Members of the Chartered Society of Physiotherapy (CSP) at 30 NHS services — one in seven — downed tools for 24 hours.
The walkout, which involved both physios and support staff, follows the Tory government’s 4.75 per cent NHS pay offer for 2022-23 – less than half the current 40-year high double-digit inflation.
CSP director of employment relations Claire Sullivan said: “The government must come to the table with something tangible that we can put to our members to prevent more strikes.
“We’re determined to secure a pay deal that helps our members cope with the cost-of-living crisis and helps the NHS recruit and retain staff to deliver the services that patients desperately need.”
The industrial action, which will be followed by a physio and support staff walkout across every Welsh health board on February 7 and a strike by physios at 33 NHS services in England two days later, saw workers continue to provide care in emergency cases.
This includes critical care patients, those with severe respiratory problems and some stroke sufferers who require urgent physiotherapy.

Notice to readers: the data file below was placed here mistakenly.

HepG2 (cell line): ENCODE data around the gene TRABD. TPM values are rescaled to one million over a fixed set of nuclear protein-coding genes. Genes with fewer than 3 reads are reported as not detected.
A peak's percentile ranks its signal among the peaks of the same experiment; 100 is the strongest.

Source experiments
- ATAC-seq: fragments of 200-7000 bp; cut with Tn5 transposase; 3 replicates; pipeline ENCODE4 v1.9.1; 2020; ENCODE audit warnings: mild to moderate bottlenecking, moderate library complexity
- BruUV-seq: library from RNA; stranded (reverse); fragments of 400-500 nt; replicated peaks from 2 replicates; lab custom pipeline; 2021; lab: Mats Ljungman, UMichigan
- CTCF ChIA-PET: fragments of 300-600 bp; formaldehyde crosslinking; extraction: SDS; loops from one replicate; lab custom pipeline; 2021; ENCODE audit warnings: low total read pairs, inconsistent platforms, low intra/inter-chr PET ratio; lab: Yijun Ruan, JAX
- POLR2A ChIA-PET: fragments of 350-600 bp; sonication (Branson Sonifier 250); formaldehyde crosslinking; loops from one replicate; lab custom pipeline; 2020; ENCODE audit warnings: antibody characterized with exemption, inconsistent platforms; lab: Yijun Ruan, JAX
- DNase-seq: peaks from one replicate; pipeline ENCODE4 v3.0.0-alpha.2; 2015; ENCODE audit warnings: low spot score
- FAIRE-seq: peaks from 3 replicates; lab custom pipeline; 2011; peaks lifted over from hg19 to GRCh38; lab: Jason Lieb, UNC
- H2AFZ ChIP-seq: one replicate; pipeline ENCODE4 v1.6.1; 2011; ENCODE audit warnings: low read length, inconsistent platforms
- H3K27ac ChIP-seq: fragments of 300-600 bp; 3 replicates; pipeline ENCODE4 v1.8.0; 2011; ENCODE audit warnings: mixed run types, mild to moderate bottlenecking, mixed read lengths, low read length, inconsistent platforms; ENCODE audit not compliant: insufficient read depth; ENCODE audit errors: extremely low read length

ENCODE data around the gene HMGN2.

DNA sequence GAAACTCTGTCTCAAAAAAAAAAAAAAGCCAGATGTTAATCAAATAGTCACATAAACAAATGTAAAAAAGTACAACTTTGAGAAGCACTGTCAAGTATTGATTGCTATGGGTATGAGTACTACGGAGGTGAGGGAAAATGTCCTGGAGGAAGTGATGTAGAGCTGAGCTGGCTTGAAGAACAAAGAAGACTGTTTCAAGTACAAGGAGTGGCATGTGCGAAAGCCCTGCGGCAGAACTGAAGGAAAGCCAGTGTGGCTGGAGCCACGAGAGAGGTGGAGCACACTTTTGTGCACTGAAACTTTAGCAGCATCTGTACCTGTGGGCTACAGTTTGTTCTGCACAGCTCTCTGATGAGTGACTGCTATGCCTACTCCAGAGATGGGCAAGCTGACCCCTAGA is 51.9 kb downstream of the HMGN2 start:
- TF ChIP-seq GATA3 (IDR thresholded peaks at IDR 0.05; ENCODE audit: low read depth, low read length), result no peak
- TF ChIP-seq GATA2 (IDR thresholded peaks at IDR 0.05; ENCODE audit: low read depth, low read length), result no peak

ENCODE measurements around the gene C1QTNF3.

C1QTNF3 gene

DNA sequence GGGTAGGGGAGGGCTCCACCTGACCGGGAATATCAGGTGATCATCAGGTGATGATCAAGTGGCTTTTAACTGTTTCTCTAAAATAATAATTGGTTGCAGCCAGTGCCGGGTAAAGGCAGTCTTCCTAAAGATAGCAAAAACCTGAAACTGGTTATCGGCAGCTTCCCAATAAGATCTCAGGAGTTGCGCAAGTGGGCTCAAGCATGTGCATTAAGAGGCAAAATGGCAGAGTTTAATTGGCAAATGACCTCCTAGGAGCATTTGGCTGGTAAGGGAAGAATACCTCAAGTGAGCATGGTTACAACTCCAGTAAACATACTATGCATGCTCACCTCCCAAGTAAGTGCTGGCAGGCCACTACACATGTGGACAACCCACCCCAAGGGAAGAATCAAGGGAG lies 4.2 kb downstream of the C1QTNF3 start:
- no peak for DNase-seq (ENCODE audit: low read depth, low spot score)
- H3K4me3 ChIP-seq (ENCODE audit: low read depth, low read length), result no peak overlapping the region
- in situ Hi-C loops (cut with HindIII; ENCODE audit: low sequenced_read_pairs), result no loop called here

But rehab work, discharge planning and community physiotherapy was reportedly disrupted.
The union has a mandate for strikes in over 120 services, more than half the total, including hospital, community and mental health teams.
Health Secretary Steve Barclay said that it was “regrettable” the workforce is following other health service staff in taking industrial action.
Nurses and ambulance workers launched walkouts in December, warning of a staff exodus, creeping privatisation of services and worsening patient safety.
February 6 could see the biggest-ever NHS strike, with members of the Royal College of Nursing and paramedic staff represented by Unite, Unison and GMB, all due to down tools simultaneously.
Mr Barclay, who reportedly asked health unions to help him put pressure on the Treasury to free up the extra cash needed to settle the worsening dispute during crisis talks earlier this month, claimed he hopes for a “fair and affordable” wage award for 2023-24.
But unions warn that only an improvement on the current financial year’s offer will stop more walkouts.